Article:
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  1. ArchDaily
  2. Projects
  3. Theaters & Performance
  4. Japan
  5. Jima Design
  6. 2011
  7. Beehive House / Jima Design

Beehive House / Jima Design

  • 22:00 - 9 September, 2018
Beehive House / Jima Design
Beehive House / Jima Design, © Kazushi Hirano
© Kazushi Hirano

© Kazushi Hirano © Kazushi Hirano © Kazushi Hirano © Kazushi Hirano + 14

  • Architects

  • Location

    Shioya, Sumoto, Hyōgo Prefecture 656-0021, Japan
  • Lead Architects

    Satoshi Higashijima
  • Builder

    Masaki Constructions
  • Area

    185.0 m2
  • Project Year

    2011
  • Photographs

© Kazushi Hirano
© Kazushi Hirano

Text description provided by the architects. The Beehive House is a home designed to stimulate the mind and the body. It incorporates a beehive structure and the overall design is based on the traditional Japanese Castle.

Sections
Sections

It is well understood that moving the body keeps it healthy. We are also understanding more that we need to keep our brains active to prevent deterioration, memory loss and dementia. The goal was to design a home that would do both of these things, keep the body and brain active. I wanted to design a house that makes the family move more than a typical home, comprises of unusual shapes and spaces to intrigue the brain, offers choices of movement to keep the brain active and has an element of fun.

© Kazushi Hirano
© Kazushi Hirano

Our brains are constantly receiving information about our surroundings. Childrens’ spaces; bedrooms, classrooms, lesson rooms, TV rooms, all look the same. They are square or rectangular rooms with set ceiling heights. This sameness reduces brain activity and thus could disadvantage our childrens’ development. On the other hand, allowing them to grow up in a space that keeps their brain active could have compounding advantages for them.

Diagram
Diagram

This home was specifically designed to stimulate children to enhance their physical and mental development by creating a structure that is unique, allows choice of movement and flexibility of use, is interesting and is irregular.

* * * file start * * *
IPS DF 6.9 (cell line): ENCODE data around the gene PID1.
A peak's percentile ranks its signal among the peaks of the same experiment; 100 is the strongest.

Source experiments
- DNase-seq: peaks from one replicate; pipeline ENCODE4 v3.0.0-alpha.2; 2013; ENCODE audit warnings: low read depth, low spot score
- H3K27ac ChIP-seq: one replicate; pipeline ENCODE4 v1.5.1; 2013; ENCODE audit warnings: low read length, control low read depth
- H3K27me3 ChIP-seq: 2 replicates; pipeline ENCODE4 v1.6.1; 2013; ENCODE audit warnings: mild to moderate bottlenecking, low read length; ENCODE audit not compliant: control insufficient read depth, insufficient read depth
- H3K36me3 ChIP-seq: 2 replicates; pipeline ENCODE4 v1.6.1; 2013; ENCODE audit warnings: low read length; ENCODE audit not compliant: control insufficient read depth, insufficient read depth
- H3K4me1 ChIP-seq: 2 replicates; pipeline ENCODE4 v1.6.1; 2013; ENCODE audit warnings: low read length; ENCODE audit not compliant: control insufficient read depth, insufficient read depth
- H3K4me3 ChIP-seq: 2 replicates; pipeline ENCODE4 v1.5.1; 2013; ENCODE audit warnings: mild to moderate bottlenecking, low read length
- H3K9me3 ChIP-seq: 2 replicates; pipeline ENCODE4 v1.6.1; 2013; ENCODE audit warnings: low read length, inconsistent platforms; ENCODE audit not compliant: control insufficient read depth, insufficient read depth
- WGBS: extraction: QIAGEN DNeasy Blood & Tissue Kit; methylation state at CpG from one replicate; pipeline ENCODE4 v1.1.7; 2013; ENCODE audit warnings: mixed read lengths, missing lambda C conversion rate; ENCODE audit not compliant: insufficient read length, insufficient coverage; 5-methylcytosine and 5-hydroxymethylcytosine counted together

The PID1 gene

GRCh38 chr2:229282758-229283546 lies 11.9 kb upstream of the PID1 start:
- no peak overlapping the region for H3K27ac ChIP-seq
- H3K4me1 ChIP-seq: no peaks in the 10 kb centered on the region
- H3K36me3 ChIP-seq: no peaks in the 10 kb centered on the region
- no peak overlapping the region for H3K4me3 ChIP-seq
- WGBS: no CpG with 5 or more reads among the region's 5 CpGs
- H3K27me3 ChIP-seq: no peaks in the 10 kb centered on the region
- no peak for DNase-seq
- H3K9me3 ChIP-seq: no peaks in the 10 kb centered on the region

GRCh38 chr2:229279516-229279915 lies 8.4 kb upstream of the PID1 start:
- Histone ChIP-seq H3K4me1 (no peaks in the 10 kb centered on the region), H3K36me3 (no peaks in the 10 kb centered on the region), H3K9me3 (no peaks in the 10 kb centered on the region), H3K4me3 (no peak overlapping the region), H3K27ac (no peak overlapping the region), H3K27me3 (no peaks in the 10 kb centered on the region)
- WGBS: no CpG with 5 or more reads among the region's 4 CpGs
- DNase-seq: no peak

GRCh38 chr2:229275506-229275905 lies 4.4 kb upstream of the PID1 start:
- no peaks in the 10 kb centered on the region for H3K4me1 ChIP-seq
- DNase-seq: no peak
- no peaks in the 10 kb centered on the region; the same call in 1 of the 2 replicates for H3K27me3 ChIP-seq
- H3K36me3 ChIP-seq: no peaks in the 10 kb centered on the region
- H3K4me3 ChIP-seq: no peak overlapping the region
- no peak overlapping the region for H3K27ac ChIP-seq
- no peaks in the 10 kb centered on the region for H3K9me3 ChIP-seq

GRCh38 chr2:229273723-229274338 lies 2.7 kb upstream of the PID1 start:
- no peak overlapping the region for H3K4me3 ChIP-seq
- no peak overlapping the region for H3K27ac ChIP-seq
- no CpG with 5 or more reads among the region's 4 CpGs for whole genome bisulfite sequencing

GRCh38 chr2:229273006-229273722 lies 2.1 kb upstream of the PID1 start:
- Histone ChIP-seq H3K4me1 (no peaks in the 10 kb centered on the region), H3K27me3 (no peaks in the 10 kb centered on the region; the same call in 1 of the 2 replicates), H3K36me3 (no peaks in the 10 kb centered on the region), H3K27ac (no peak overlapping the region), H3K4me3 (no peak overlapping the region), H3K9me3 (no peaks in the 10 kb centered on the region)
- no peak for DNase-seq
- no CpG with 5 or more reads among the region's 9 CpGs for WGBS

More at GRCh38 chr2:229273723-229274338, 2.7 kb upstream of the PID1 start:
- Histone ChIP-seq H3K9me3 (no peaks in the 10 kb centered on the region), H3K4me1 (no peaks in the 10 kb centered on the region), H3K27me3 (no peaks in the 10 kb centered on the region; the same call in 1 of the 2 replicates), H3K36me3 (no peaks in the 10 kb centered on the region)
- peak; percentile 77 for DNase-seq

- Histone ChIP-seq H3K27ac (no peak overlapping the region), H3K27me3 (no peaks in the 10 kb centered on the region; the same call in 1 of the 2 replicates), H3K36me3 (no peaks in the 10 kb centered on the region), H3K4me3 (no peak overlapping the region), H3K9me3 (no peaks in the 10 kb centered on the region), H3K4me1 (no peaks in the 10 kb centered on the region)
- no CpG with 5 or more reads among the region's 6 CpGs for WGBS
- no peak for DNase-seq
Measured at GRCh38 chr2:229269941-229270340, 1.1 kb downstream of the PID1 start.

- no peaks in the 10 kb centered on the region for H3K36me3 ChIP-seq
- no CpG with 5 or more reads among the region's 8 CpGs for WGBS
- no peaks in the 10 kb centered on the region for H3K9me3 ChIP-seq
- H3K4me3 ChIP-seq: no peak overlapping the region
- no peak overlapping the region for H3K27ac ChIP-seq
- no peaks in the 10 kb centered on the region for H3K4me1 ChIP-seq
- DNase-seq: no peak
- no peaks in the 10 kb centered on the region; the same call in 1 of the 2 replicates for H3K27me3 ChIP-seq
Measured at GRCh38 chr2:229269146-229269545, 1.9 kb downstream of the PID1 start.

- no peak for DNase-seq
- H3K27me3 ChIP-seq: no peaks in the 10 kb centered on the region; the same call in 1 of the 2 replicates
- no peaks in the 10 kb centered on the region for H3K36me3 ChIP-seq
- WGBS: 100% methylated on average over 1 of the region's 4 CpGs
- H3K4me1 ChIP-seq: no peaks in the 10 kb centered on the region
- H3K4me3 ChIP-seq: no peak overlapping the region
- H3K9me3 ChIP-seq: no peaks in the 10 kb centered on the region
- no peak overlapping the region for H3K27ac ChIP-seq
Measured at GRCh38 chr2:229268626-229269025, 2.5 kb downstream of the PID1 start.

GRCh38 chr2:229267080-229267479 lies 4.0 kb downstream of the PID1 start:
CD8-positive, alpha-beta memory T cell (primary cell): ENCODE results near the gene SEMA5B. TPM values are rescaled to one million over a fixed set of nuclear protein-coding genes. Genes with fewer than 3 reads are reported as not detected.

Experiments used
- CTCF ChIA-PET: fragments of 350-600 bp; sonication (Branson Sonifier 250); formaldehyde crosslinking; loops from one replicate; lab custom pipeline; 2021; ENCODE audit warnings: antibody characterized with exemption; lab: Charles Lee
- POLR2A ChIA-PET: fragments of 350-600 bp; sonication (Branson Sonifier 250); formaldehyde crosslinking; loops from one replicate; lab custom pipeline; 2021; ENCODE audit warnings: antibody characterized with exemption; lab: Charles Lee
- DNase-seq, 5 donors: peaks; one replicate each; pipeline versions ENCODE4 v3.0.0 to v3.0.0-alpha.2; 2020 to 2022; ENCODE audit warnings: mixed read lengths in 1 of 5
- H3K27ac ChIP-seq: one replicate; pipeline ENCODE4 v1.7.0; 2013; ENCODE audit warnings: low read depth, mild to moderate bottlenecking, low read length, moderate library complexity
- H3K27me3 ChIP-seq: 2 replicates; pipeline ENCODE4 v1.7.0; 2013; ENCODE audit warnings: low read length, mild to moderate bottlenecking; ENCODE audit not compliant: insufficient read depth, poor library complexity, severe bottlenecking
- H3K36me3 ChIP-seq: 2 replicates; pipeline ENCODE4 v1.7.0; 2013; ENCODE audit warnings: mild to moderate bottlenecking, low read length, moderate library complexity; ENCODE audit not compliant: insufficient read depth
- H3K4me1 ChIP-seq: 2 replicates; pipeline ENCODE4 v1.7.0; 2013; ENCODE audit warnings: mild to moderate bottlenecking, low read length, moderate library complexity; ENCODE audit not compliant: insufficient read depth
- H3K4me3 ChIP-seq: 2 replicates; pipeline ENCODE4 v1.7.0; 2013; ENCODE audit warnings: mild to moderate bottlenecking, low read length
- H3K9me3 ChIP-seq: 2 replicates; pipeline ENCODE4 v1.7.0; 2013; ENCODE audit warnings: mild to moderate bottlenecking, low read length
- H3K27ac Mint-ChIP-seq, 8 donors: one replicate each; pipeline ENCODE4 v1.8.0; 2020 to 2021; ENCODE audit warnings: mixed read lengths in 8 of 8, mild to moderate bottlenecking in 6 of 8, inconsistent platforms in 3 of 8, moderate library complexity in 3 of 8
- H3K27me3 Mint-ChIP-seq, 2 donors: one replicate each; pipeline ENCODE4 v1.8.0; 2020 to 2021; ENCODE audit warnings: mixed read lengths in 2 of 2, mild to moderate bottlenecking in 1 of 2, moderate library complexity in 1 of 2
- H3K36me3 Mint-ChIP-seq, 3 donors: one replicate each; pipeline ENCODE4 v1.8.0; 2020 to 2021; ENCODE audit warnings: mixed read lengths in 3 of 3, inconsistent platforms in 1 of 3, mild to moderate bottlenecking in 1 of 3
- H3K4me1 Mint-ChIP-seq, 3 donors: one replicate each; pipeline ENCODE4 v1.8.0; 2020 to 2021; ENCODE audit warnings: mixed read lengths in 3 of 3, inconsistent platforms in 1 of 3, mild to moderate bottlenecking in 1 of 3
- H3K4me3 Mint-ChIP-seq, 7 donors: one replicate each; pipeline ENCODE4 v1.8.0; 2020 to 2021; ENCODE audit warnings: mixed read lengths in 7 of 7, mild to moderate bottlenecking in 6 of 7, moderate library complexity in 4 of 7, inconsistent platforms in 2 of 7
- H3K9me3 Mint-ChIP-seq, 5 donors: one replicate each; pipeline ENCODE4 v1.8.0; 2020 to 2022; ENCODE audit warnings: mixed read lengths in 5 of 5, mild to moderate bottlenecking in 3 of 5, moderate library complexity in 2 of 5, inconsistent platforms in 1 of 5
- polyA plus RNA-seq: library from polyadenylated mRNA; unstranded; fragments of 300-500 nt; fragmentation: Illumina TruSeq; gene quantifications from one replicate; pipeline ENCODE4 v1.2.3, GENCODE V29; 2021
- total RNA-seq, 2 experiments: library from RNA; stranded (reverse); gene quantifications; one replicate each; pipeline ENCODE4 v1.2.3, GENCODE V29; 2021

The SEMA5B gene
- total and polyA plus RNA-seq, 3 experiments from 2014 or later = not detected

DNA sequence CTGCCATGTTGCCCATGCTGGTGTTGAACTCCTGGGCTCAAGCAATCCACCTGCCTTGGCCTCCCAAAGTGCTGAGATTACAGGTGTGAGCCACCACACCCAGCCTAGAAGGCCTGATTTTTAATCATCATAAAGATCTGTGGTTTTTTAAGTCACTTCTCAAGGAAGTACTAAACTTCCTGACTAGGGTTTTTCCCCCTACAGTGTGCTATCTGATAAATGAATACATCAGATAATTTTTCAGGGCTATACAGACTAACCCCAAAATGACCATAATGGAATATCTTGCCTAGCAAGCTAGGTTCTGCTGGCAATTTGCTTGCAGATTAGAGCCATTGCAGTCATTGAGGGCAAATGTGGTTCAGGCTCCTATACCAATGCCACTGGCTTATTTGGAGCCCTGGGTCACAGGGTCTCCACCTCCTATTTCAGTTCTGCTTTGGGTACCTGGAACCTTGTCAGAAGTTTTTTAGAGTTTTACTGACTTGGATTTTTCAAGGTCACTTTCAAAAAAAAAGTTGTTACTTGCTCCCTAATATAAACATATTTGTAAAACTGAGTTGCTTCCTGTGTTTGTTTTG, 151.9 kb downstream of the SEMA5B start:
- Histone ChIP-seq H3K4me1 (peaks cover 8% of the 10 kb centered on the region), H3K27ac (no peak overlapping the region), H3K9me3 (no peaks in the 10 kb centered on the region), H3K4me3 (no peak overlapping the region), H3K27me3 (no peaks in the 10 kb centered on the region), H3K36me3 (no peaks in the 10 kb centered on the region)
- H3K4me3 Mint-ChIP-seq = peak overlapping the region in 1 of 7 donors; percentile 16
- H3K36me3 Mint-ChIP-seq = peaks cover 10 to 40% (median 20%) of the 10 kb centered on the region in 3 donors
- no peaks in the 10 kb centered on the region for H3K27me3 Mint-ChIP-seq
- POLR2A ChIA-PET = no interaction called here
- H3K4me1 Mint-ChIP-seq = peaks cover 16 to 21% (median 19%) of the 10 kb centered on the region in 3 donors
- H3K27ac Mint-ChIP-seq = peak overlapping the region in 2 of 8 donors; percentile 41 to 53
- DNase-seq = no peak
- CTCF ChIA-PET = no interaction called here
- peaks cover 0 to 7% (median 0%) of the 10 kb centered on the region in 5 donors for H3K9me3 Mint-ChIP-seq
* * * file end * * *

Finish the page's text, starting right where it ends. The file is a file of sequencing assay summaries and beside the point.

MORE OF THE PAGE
© Kazushi Hirano
© Kazushi Hirano

The beehive structure is comprised of 12 cells which the children are free to use in ways that they choose. They may use one as a bed space and another as a play room or study space. The hexagonal shape is unusual in their everyday so it stimulates brain activity. Once inside the beehive structure it is possible to lose your sense of direction and not know where you are within the home.

Second floor plan
Second floor plan

The rest of the house is designed with functional spaces on different levels which increases physical movement. There are no dead-ends in the house so one must always choose the path to use.

© Kazushi Hirano
© Kazushi Hirano

The living area forms the central core of the house and is likened to the honmaru, the main castle where the Feudal Lord resides. The beehive section represents the jōkamachi the surrounding area occupied by the residents and castle protectors. The exterior of the house is designed to look like a castle facade. The clients are avid castle enthusiasts and so this  concept was developed to foster their love of castles.

Elevations
Elevations

Besides castles, the family love theatre. The father of the family is an amateur theatre director and puts on performances twice a year. For this purpose the first floor of the home is designed as a working theatre with stage and space for the audience, as well as backstage, lighting and sound areas.

View the complete gallery

Location to be used only as a reference. It could indicate city/country but not exact address.
About this office
Jima Design
Office
Cite: "Beehive House / Jima Design" 09 Sep 2018. ArchDaily. Accessed . <https://www.archdaily.com/901505/beehive-house-jima-design/> ISSN 0719-8884
© Kazushi Hirano

日式“蜂巢”城堡,多种不规则空间激发儿童创造力 / Jima Design

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